Your 10 year old daughter is being driven home from soccer practice by her friend’s mom when someone pulls out in front of them, causing an accident. When you take your daughter to the doctor, just to be sure she’s fine, they tell you that you have to turn her medical bill in to your auto insurance company. A typical response is “MY insurance company?! It wasn’t my fault. She wasn’t even in my car!”
This is where your auto policy’s First Party Benefits coverages come into play, often baffling you and making you feel that you are somehow to blame and are being held responsible for an accident you may or may not have caused.
The common misconception is that if an accident is caused by someone else, their insurance should pay for everything. That isn’t always the case in Pennsylvania, and keep in mind that there are drivers out there who have no insurance at all or are “staying legal for less.” Yikes!
PA First Party coverages step in to financially protect you and your family, regardless of who is at fault in an accident and what kind of insurance they have.
So who is a First Party on your insurance policy. You are, of course, as a Named Insured and any driver listed on your auto policy. Also included as First Party are your minor children and any older children and relatives residing in your household who don’t have their own insurance policy.
Now, what is PA First Party coverage? It includes Medical coverage of at least $5,000. This is the first insurance to pay your medical expenses if you are injured in an auto accident, regardless of fault and regardless of what auto you are occupying, with some exceptions. Pennsylvania state law requires a minimum of $5,000 in First Party Medical on every auto policy, but you can choose to increase that limit up to $100,000, and even add First Party Extraordinary Medical for an extra $1,000,000 in medical coverage.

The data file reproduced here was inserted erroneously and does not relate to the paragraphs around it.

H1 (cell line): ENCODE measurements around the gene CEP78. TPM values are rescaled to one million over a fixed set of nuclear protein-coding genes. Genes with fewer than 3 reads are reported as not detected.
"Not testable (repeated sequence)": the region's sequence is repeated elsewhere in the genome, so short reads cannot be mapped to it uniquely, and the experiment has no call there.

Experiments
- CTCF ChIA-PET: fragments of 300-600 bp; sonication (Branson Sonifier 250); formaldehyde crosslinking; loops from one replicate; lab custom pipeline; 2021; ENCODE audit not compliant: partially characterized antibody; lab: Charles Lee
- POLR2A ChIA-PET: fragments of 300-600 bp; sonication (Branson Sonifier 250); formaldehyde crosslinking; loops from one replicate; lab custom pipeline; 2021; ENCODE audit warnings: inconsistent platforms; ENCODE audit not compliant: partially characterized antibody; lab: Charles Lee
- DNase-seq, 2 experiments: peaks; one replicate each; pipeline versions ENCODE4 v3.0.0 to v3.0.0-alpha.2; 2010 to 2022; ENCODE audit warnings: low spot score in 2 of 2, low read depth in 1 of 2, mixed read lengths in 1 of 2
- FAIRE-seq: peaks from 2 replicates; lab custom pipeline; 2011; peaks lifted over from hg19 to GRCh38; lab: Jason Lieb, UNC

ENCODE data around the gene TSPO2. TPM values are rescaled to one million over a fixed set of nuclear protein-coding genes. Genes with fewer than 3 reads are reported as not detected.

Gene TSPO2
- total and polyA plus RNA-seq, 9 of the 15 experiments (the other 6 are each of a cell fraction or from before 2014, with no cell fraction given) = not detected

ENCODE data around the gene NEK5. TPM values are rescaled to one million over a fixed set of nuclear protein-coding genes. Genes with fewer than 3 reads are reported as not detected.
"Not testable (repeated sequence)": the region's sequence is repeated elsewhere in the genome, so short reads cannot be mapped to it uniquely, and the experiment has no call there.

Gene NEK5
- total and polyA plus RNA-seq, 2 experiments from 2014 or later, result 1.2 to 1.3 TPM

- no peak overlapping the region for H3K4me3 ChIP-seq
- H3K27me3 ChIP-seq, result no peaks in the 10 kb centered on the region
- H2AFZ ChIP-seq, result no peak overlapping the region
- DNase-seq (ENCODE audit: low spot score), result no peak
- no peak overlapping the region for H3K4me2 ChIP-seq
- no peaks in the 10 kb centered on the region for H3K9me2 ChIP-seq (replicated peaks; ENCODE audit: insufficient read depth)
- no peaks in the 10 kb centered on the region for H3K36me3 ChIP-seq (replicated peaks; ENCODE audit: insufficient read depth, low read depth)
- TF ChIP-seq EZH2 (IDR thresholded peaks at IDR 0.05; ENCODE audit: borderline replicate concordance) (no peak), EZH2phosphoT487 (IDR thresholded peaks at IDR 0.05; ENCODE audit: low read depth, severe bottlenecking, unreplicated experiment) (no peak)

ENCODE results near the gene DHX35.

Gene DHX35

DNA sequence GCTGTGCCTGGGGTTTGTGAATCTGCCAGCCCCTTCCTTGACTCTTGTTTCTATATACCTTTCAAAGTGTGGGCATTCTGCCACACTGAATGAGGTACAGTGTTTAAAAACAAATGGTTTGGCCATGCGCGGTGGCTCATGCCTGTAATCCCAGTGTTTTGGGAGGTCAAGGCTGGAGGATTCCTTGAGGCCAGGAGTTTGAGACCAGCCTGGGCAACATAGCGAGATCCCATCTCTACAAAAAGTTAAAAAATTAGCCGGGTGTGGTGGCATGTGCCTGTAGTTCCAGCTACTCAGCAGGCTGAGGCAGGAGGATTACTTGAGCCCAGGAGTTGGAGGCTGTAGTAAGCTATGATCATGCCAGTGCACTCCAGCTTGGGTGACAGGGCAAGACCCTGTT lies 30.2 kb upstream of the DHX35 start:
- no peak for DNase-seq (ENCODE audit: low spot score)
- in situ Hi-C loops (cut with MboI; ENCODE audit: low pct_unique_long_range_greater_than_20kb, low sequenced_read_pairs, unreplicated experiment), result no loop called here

Other optional (not required by law) PA First Party coverages include Income Loss, which replaces your income if you are injured in an auto accident and are unable to work as a result. There is also Funeral coverage and Accidental Death coverage. These both act as life insurance if you pass away as a result of an auto accident. Since many people don’t have life insurance policies for their children and motor vehicle accidents are the leading cause of death for children in the USA, this is an important (and inexpensive) coverage to add to your auto policy.
It’s important to mention that there are exceptions to the First Party coverages, including when you are injured in an auto accident in the course of employment or if you are driving a company car, and each coverage has optional limits, so you can tailor your First Party coverage to suit your specific needs.
Turning in a claim on your auto insurance for First Party coverages doesn’t cause your premium to increase or count against you as an at fault claim on your policy. They are usually inexpensive and can provide valuable financial protection for you and your family.
So, don’t count on the other guy’s policy to cover all of your losses in an accident. You are your own best advocate when it comes to protecting yourself and your family, so review your First Party Benefits coverages with your insurance provider today.